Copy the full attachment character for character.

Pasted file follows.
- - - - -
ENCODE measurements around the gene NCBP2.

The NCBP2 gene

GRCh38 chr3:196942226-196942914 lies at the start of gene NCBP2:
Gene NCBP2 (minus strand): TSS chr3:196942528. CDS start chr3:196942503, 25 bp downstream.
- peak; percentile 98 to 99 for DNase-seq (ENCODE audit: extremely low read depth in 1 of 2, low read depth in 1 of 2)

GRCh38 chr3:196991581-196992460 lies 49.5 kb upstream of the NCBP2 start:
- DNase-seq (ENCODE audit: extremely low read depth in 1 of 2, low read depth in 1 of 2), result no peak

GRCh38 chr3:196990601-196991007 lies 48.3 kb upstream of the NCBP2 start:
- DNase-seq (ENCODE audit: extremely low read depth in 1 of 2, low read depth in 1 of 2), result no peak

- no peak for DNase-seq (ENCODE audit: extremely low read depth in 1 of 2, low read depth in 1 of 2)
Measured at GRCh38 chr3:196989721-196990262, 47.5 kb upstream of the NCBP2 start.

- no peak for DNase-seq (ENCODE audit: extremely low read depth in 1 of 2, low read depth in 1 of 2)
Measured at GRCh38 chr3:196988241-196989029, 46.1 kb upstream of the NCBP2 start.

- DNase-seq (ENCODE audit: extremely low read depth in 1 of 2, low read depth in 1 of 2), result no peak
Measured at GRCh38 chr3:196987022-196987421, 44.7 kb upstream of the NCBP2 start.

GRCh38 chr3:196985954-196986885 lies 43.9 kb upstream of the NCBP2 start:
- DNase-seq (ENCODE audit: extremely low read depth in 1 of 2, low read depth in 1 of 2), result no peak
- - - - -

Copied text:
ENCODE measurements around the gene NCBP2.

The NCBP2 gene

GRCh38 chr3:196942226-196942914 lies at the start of gene NCBP2:
Gene NCBP2 (minus strand): TSS chr3:196942528. CDS start chr3:196942503, 25 bp downstream.
- peak; percentile 98 to 99 for DNase-seq (ENCODE audit: extremely low read depth in 1 of 2, low read depth in 1 of 2)

GRCh38 chr3:196991581-196992460 lies 49.5 kb upstream of the NCBP2 start:
- DNase-seq (ENCODE audit: extremely low read depth in 1 of 2, low read depth in 1 of 2), result no peak

GRCh38 chr3:196990601-196991007 lies 48.3 kb upstream of the NCBP2 start:
- DNase-seq (ENCODE audit: extremely low read depth in 1 of 2, low read depth in 1 of 2), result no peak

- no peak for DNase-seq (ENCODE audit: extremely low read depth in 1 of 2, low read depth in 1 of 2)
Measured at GRCh38 chr3:196989721-196990262, 47.5 kb upstream of the NCBP2 start.

- no peak for DNase-seq (ENCODE audit: extremely low read depth in 1 of 2, low read depth in 1 of 2)
Measured at GRCh38 chr3:196988241-196989029, 46.1 kb upstream of the NCBP2 start.

- DNase-seq (ENCODE audit: extremely low read depth in 1 of 2, low read depth in 1 of 2), result no peak
Measured at GRCh38 chr3:196987022-196987421, 44.7 kb upstream of the NCBP2 start.

GRCh38 chr3:196985954-196986885 lies 43.9 kb upstream of the NCBP2 start:
- DNase-seq (ENCODE audit: extremely low read depth in 1 of 2, low read depth in 1 of 2), result no peak